What exactly is organic food?
Organic farming and food production is a farming and food production system. Organic farmers strive to produce high-quality food while employing practises that benefit our entire food system, from people to the environment, plant health to animal welfare.
In the face of climate change, diet-related illness, and widespread wildlife decline, the need to change our food systems has never been greater - a shift to 'agroecological' farming systems, such as organic, can make a world of difference.
No other defined farming and food production system comes close to delivering such a wide range of benefits to wildlife, society, and the natural world. Organic farmers adhere to a strict set of standards that must legally comply with strict EU regulation in order to ensure the health of:
These standards are based on the following organic agriculture principles:
Certification is legally required to grow, process, or market organic products, and all organic farms and businesses are inspected at least once a year by a certification body. This means that when you see the organic symbol, you can be confident that the food and drink you buy is better for people, animals, and wildlife, as well as the natural environment.
How does organic farming work in practise?
Using fewer pesticides
Pesticides are chemicals that are designed to kill insects and other pests, such as weeds (herbicides) and fungal diseases (fungicides). Recent research identifies pesticides' direct and indirect effects as key drivers of global insect declines and the biodiversity crisis.
All weedkillers are prohibited under the Soil Association's organic standards, and farmers are only permitted to use a very limited number of naturally derived pesticides as a last resort (such as citronella and clove oil), and only in very limited circumstances.
Organic farmers aim to create a natural balance between plants and animals to prevent pests rather than relying on pesticides.
Farmers encourage birds, beetles, and other 'beneficial insects' (like ladybirds) onto their farms to eat pests like aphids, slugs, and caterpillars.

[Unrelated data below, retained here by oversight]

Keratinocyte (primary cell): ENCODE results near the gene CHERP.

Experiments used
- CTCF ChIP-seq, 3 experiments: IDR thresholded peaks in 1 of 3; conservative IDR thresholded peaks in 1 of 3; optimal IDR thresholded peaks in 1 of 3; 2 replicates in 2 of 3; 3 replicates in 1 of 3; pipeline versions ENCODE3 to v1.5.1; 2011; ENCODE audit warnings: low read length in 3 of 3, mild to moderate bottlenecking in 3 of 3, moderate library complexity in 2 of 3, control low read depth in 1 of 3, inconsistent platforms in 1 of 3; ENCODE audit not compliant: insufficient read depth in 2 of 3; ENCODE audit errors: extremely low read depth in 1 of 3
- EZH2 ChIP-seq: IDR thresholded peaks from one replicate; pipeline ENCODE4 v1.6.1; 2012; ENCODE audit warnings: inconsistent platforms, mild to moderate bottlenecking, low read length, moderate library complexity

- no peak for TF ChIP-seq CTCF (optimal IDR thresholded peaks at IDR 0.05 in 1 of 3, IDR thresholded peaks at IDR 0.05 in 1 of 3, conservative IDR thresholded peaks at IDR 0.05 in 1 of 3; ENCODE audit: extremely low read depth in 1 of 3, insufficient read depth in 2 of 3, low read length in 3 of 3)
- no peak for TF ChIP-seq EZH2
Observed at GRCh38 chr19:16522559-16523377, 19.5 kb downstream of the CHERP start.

Similarly, crop rotation and careful crop selection reduce the risk of plant disease, and weeds are managed through practises such as mechanical weeding and planting natural weed suppressants such as buckwheat.
Avoiding artificial fertilisers
Organic farming avoids the use of synthetic fertilisers because the principles of organic farming are based on naturally nourishing plants by cultivating fertile soils. Farmers do this by 'fixing' nitrogen with clover and legumes, as well as using compost, animal manure, and green manures (such as the white clover shown below), and crop rotations to maintain healthy, nutrient-rich soils.
Improved animal welfare standards
One of the most important aspects of organic farming is animal welfare, and Soil Association Certification has the highest farming welfare standards in the UK.
Organic standards cover every aspect of animal welfare, from living conditions and feed to transportation and humane slaughter.
Learn more about organic eggs
Organic eggs are produced by chickens raised on farms with the highest welfare standards. Discover what distinguishes organic egg standards from free-range, caged, and barn eggs.
Animals must be truly free-range, with plenty of space and fresh air, and raised in conditions that suit their natural behaviour, according to organic standards. This means fewer flocks and herds, as well as greater access to the outdoors.